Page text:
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Bedford ql core plug advice


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Morning i want to replace some core plugs on the engine but i have never done it before.

i’ve been told to place some grease on a drill bit and drill a hole in the centre then pull out. Then tap the new one in.

is this the best way?

do i need any sealant when put the new one in?

what should i tap the new one in with?

any advice or picture would be great

thanks

 

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If they are rusted through then you will find a build up of crud behind them and all that needs flushing out. It is likely this plug is near the rear of the engine and I would be concerned about the one behind the bell housing. Having done this many times you know what to expect.

 

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l would suggest you replace all the core plugs while your at it and flush the  block out while they are removed when replacing  them find a socket a bit smaller  than  inside of the cup plug if its a tight fit you will struggle to get it out when you drive it home l always smear a bit of sealant round before putting the core plug in l done two rebuilds on the 28 hp bedford engines in the last month and replaced all the core plugs in both

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 there are a number of sealants that are available l  use hylomar  blue  but there are others. as to flushing the block l use a steam cleaner but a  standard pressure washer will do or a hose pipe  . with the core plugs remove you can loosen  a lot of the crap with a tool like a long thin screw driver it does take time because you will be surprised at what come s out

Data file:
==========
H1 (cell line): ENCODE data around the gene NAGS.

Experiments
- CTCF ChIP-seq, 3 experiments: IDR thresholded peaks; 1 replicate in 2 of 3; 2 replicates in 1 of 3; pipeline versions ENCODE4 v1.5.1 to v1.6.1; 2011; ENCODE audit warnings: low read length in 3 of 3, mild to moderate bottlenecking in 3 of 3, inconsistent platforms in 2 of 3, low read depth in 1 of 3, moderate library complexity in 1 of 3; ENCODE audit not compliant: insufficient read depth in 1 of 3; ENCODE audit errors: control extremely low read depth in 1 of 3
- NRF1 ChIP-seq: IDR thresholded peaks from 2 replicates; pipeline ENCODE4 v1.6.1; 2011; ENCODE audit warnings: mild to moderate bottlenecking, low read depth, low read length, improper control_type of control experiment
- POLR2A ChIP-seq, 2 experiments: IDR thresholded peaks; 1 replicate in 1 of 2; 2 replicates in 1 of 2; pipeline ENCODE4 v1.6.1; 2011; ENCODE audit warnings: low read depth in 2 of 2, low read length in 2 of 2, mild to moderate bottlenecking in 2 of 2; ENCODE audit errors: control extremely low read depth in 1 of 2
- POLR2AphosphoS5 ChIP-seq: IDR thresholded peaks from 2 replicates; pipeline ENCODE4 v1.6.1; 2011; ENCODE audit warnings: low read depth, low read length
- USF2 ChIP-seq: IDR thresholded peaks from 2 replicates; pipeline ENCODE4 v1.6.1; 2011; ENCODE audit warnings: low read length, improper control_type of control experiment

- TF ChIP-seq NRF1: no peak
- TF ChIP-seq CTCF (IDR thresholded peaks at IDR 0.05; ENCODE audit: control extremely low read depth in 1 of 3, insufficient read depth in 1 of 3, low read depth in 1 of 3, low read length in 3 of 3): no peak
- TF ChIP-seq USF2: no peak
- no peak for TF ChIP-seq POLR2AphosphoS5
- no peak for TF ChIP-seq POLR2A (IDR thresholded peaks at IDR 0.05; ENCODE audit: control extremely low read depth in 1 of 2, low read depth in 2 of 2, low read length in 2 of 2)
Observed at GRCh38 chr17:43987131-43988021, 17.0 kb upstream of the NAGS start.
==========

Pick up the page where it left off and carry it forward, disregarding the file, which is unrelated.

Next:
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As a footnote to replacing  the core plugs and flushing out the the block the cylinder head gets over looked  the attachment shows what was removed after steam cleaning the head it was left for a week and this was removed using a small round magnet attached to a small plumbers pipe spring the rust weights 2 ozs which if not removed would / could block small water ways 

image0 (1).jpeg

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To reinforce the necessity to remove the build up in both the block and head, this photo shows No.6 piston from a Bedford engine. I heard this engine running and alerted the owner to a knock coming from the rear of the engine. On dismantling it was found the the piston had seized at some point and one side of the skirt had cracked and on the point of breaking away. This could easily have resulted in the rod going through the block. The cause? A very heavy build up in crud all around the No.6 bore meaning that no water was getting there and born out the the crud was actually dry at the back of the block. If you ever have to renew a leaking core plug, then clean the block out at the same time.

Bedford piston.JPG

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I've never managed to pull a core plug out . Usually just use a very sharp cold chisel to punch the centre and then collapse the outer flange inwards. Perversely,  always found them a satisfying job to do as long as they weren't the one hidden behind a lot of other components or adjacent to a bulkhead etc. 

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